Engage or Die” (to use the title of a great book by Brian Solis last March) is what you can read between the lines of this very informative and well written report – that gives HR teams excellent reasons to demand more freedom and better systems.

Who should read this report? HR teams, of course, but even more importantly all the departments of any company in order to:

  • Better understand why it takes so much time and money to find, select and hire new employees today!
  • Realize that change is never hard to effect when there is will to evolve… And there are lots of forward-thinking digital leaders in this industry that can help out, as I could see for myself as the CEO of a new company, TalentCircles.

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Ken Fischer, President of the UMS: Leading by touching people’s lives

November 29th, 2011 · Talents, Innovators

Ken FischerTwice a year, I look forward to the meeting of the UMS National Council Members, and each time I am struck by the leadership of Kenneth Fischer, the President of the University Musical Society (UMS) in Ann Arbor, MI.

Leadership: you know it when you see it… However hard it may be to define, you know it when you see good leadership, especially in a domain like the performing arts, where success cannot be taken for granted. How often do you see packed venues for Amahd Jamal, the State Symphony Capella of Russia, John Malkovich, the Cloud Gate Dance Theatre 
of Taiwan, to name some of the 60+ performances scheduled for the 2011-2012 season? The obvious response is that you must have an amazing director of programming (Michael Kondziolka), and a no less remarkable marketing, education, and financial team (Sara Billmann, Jim Leija, John Kennard and many others). But you can’t forget the top guy at the helm, Ken Fischer, who has been the President of the UMS for 25 years. End result: although the organization is located in a rather small town, Ann Arbor, (around 120,000 inhabitants), the UMS is one of the top five presenters in this country. Wow!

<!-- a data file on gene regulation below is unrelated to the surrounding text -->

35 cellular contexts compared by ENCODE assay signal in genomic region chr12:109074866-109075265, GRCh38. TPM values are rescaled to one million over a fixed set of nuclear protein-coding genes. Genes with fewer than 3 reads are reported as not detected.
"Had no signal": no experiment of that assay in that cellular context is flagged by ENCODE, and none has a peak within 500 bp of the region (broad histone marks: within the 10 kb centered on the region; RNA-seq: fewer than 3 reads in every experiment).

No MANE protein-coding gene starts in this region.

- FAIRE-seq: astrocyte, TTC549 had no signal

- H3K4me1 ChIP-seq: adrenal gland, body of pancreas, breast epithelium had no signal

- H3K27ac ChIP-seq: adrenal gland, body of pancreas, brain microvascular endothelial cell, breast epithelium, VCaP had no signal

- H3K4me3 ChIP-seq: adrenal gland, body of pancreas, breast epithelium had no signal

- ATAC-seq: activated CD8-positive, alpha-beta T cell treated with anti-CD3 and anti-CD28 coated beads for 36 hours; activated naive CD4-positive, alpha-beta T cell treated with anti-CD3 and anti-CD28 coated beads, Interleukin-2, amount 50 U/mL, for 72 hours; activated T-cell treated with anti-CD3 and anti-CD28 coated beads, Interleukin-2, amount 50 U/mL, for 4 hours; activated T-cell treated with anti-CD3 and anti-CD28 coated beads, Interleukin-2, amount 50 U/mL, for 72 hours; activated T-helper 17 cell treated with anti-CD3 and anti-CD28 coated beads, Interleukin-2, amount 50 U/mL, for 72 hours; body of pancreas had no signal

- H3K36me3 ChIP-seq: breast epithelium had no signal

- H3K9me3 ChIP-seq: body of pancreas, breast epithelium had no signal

I will not define leadership, but I know why this 66 year old, white-haired, gentleman with sparkling eyes exemplifies some of the main characteristics of a leader.

He is:

1.     Trustworthy: Year after year, Ken has been fulfilling his responsibilities without letting down anybody’s expectations, by empowering brilliant minds around him as well hundreds of volunteers, persuading donors of all sizes, reaching out for students, academia and business organizations, attracting a repeat audience enchanted by artists they often had never heard about — and blowing away world-famous artists unable to place Ann Arbor on the US map. Just how he manages this is hard to explain. The truth of the matter is that everybody trusts him and looks to him as a guide, likes his pastoral and pedagogical demeanor.

2.     Empowering: The UMS offers over 60 performances each season, performed in up to seven University and community venues. To accomplish this goal, Ken has five direct reports and a total staff of only 30 people. No need to say that each person in the whole team must be empowered to deliver on such an ambitious program and leverage the amazing resources that Fischer has managed to focus on the success of the UMS:  over thirty student interns from the University of Michigan, thirty-four board members and some 700 volunteers organized in multiple groups – Senate, Advisory Committee, UMS Choral Union, Usher Corps, National Council, Corporate Council, Teacher Advisory Group. Ken Fischer has empowered a whole tribe of believers and built dozens of links with regional economic development organizations and the University of Michigan. His credo is what his mentor, the late Patrick Hayes, founder of the Washington Performing Arts Society and founding president of ISPA, instilled in him. It’s an all-inclusive approach: “Everybody In, Nobody Out.” And it works!

3.     Connected: Nobody can count the number of people that Ken Fischer knows – I mean really knows and passionately cares for, in Ann Arbor, of course, in the United States, and in the world. His memory of people and their personal history is downright flabbergasting. In addition to having a special talent for connecting with people, he empowers anyone to bring his/her network and welcomes friends of friends into the UMS fold, making even strangers feel connected to the community so that they want to communicate and spread its artistic message.

4.     Effective: In the end, great leaders have a personal way of being effective — they are persuasive because they know what they are talking about and have an impact because they are contagiously emotional. Ken’s smiling friendliness, his soft-spoken manner and his almost conventional calm are the weapons of a man capable of filling many Ann Arbor venues with avant-garde artists and renegades that will be the classics of tomorrow – and shaking up the status quo without bruising feelings. Because of his considerable acumen, he continuously moves audiences forward, leading them through change – and making them enjoy today what many other presenters would postpone to a hypothetical tomorrow to play it safe.